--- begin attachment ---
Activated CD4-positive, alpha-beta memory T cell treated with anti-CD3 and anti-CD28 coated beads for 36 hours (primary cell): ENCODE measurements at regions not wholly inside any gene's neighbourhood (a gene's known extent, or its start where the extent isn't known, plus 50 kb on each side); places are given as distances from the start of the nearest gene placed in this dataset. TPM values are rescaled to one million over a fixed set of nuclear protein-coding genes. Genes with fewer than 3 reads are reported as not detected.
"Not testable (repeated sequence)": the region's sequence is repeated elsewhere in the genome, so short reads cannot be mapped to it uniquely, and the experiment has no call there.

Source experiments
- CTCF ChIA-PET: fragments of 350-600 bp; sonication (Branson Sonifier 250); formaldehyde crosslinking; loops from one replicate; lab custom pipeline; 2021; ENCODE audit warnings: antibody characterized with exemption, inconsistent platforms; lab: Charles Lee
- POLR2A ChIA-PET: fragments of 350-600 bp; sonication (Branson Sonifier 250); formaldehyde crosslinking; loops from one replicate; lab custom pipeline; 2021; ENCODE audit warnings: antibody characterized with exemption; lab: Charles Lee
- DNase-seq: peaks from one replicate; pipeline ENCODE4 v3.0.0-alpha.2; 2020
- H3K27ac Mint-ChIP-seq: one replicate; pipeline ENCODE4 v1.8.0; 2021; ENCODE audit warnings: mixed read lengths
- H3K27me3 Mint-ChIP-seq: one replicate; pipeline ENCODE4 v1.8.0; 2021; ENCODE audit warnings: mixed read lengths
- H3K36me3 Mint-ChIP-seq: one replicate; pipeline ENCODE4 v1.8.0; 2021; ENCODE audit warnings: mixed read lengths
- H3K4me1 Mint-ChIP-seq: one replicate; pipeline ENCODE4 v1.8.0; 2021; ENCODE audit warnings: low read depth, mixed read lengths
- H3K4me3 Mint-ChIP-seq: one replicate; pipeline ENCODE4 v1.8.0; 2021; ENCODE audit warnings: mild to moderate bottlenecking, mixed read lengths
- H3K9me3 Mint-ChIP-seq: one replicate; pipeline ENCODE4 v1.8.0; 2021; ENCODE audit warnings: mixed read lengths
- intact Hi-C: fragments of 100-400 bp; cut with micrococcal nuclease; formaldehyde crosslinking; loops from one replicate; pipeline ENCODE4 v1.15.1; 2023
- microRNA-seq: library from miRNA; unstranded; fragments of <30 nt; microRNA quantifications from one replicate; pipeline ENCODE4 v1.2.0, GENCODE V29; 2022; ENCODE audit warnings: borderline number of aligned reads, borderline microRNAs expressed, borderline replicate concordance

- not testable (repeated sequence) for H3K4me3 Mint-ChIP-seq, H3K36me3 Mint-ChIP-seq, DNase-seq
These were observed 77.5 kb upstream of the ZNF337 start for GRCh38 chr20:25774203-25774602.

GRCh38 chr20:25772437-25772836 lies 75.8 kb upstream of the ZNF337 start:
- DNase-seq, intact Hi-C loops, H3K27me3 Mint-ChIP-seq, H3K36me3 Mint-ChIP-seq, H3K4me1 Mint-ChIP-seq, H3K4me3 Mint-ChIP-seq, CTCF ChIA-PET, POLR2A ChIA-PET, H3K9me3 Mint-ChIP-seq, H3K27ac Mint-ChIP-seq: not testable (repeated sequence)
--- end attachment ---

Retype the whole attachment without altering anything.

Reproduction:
Activated CD4-positive, alpha-beta memory T cell treated with anti-CD3 and anti-CD28 coated beads for 36 hours (primary cell): ENCODE measurements at regions not wholly inside any gene's neighbourhood (a gene's known extent, or its start where the extent isn't known, plus 50 kb on each side); places are given as distances from the start of the nearest gene placed in this dataset. TPM values are rescaled to one million over a fixed set of nuclear protein-coding genes. Genes with fewer than 3 reads are reported as not detected.
"Not testable (repeated sequence)": the region's sequence is repeated elsewhere in the genome, so short reads cannot be mapped to it uniquely, and the experiment has no call there.

Source experiments
- CTCF ChIA-PET: fragments of 350-600 bp; sonication (Branson Sonifier 250); formaldehyde crosslinking; loops from one replicate; lab custom pipeline; 2021; ENCODE audit warnings: antibody characterized with exemption, inconsistent platforms; lab: Charles Lee
- POLR2A ChIA-PET: fragments of 350-600 bp; sonication (Branson Sonifier 250); formaldehyde crosslinking; loops from one replicate; lab custom pipeline; 2021; ENCODE audit warnings: antibody characterized with exemption; lab: Charles Lee
- DNase-seq: peaks from one replicate; pipeline ENCODE4 v3.0.0-alpha.2; 2020
- H3K27ac Mint-ChIP-seq: one replicate; pipeline ENCODE4 v1.8.0; 2021; ENCODE audit warnings: mixed read lengths
- H3K27me3 Mint-ChIP-seq: one replicate; pipeline ENCODE4 v1.8.0; 2021; ENCODE audit warnings: mixed read lengths
- H3K36me3 Mint-ChIP-seq: one replicate; pipeline ENCODE4 v1.8.0; 2021; ENCODE audit warnings: mixed read lengths
- H3K4me1 Mint-ChIP-seq: one replicate; pipeline ENCODE4 v1.8.0; 2021; ENCODE audit warnings: low read depth, mixed read lengths
- H3K4me3 Mint-ChIP-seq: one replicate; pipeline ENCODE4 v1.8.0; 2021; ENCODE audit warnings: mild to moderate bottlenecking, mixed read lengths
- H3K9me3 Mint-ChIP-seq: one replicate; pipeline ENCODE4 v1.8.0; 2021; ENCODE audit warnings: mixed read lengths
- intact Hi-C: fragments of 100-400 bp; cut with micrococcal nuclease; formaldehyde crosslinking; loops from one replicate; pipeline ENCODE4 v1.15.1; 2023
- microRNA-seq: library from miRNA; unstranded; fragments of <30 nt; microRNA quantifications from one replicate; pipeline ENCODE4 v1.2.0, GENCODE V29; 2022; ENCODE audit warnings: borderline number of aligned reads, borderline microRNAs expressed, borderline replicate concordance

- not testable (repeated sequence) for H3K4me3 Mint-ChIP-seq, H3K36me3 Mint-ChIP-seq, DNase-seq
These were observed 77.5 kb upstream of the ZNF337 start for GRCh38 chr20:25774203-25774602.

GRCh38 chr20:25772437-25772836 lies 75.8 kb upstream of the ZNF337 start:
- DNase-seq, intact Hi-C loops, H3K27me3 Mint-ChIP-seq, H3K36me3 Mint-ChIP-seq, H3K4me1 Mint-ChIP-seq, H3K4me3 Mint-ChIP-seq, CTCF ChIA-PET, POLR2A ChIA-PET, H3K9me3 Mint-ChIP-seq, H3K27ac Mint-ChIP-seq: not testable (repeated sequence)